How do/can we deal with the need for specificity (at this time):
- Examples of “real-life” Teaching Statements are available in the Professional Development section of the web site. Take a look and let me know if you’d like to meet in an individual consultation to discuss the sample and/or your own direction.
- Form a group with your colleagues: discuss such samples, try to collect samples from advanced grad students or alumni in your department, give each other feedback, invite faculty to share their perspectives. If you’re interested in forming a professional development group in your department, I’ll be more than happy to assist with planning, organization, inviting guests, etc., but it has to start from/with you.
- Request individual consultation at the CTFD and/or with a faculty member in your department.
How do/can we deal with the need for writing intensivity (at this time):
- Write! Plan 1-2 hour-long writing blocks to develop your teaching statement – then, see us for feedback.
- Come to the Teaching Studio (March 7, CC 168C) – we can intensively work on your statement there; you can come in any time between 9 and 3 and stay for as long as you want
To end on a forward-oriented note (something that is also important in a teaching statement!), I am hoping that the commitment to professional development and teaching support for graduate students will continue in the future. As part of this, some of the ideas we hope can become reality soon (but not this semester) include:
- Organizing language-focused (e.g., grammar, structure, style) review sessions (with help from writing mentors)
- Organizing content-focused review sessions by department or school (discipline-specific)
- Organizing inter-disciplinary teaching presentations – allowing graduate student additional teaching opportunities, as well as opportunity to give and receive feedback on teaching
I’d love to hear your thoughts and suggestions for what you’d like to see – both within your departments and campus-wide (i.e., CTFD-organized)!!
Mothers in Academia February 14, 2013Posted by lherakov in : Uncategorized , add a comment
The topic of parenthood, and especially motherhood, in academia is a contentious one. Not at the least because many of us, coming from the social sciences, are equipped with theory and vocabulary to helps us talk about the personal and systemic benefits and challenges of integrating and negotiating scholarship, teaching, and parenthood. Despite many recent publications and frequent mentions of the topic in the Chronicle of Higher Education and other such venues, the topic of motherhood still remains hush-hush in many scholarly departments, while the labors of motherhood (and fatherhood?) remain devalued and/or ignored. If you’re interested in being a part of the conversation about these and other related topics, consider attending the “Mothers in Academia” discussion panel tomorrow (Friday, Feb. 15) , 2-4 pm. Scholars whose work is included in the upcoming book “Mothers in Academia” (co-edited by UMass’ own Mari Castaneda, Department of Communication) will be present to talk about their experiences and their chapters, included in the book. This event is supported by CTFD’s Mutual Mentoring Initiative.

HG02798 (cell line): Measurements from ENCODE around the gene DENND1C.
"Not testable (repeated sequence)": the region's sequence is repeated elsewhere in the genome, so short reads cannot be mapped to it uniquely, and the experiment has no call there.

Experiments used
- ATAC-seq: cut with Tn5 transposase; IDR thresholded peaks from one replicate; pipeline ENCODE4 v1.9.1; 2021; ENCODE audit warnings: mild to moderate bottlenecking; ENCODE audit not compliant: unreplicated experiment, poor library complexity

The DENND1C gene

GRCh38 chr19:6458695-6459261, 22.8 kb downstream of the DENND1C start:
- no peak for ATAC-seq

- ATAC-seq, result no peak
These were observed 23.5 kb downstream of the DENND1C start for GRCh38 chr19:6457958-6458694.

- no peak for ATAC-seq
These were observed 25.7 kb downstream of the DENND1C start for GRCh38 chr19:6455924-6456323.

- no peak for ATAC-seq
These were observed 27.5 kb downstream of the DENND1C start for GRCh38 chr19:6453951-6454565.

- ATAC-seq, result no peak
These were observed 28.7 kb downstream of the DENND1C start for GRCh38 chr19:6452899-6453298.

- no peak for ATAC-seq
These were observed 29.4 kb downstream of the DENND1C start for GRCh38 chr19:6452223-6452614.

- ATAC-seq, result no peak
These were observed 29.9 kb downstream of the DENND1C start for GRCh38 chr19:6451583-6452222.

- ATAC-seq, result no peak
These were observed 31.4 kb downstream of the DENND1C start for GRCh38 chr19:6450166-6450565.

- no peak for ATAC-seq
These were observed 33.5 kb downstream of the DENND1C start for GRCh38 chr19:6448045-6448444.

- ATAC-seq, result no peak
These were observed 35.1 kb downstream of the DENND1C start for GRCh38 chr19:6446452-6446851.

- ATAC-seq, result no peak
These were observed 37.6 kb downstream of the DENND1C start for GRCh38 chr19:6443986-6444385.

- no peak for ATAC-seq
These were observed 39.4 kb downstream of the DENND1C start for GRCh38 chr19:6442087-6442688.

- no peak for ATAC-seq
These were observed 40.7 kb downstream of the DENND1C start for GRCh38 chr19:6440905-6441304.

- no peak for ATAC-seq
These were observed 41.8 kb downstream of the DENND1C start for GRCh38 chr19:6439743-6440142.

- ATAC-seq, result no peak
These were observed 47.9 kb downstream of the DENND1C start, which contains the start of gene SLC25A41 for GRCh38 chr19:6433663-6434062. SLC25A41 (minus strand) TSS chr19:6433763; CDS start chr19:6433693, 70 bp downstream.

NOTE: ROOM CHANGE – the event will now be held in CAMPUS CENTER 174-176!
“As higher learning institutions move toward more corporate-based models of teaching, the immense structural and cultural changes are transforming women’s academic lives and, by extension, their families. This panel will feature authors from the forthcoming book, Mothers in Academia (Columbia University Press, May 2013) and their experiences with the conditions of working motherhood and academic life.”
ESL Courses on Campus January 29, 2013Posted by lherakov in : Academic Courses , add a comment
We were recently forwarded the message below that might be of interest to some (sorry for the “plug”)… Don’t forget that even as a student – perhaps more so then – you can still be reflective about teaching and pedagogy…
The English as a Second Language Program at UMass Amherst is offering the following course opportunities on-campus this spring 2013 semester in Bartlett Hall. Interested enrolled graduate or undergraduate students (whose first language is not English) may register on SPIRE for English as a Second Language courses, tailored to the specific language needs of the second-language writer and speaker at the advanced through superior levels. Enrollment in these courses entitles students to substantial individual time during office hours of ESL language specialists. Feel free to email Margaret Allard to request course descriptions or if you have any questions, email@example.com.
IMPROVE YOUR ADVANCED WRITING COMPOSITION SKILLS
ESL 290F University Writing 4cr
Tues/Thurs 11:15-12:30 Bartlett 456
IMPROVE YOUR RESEARCH ENGLISH WRITING SKILLS
ESL 290D Academic Writing for Graduate Students, 3cr
Tues/Thurs 9:30-10:45 Bartlett 456
IMPROVE YOUR ACADEMIC VOCABULARY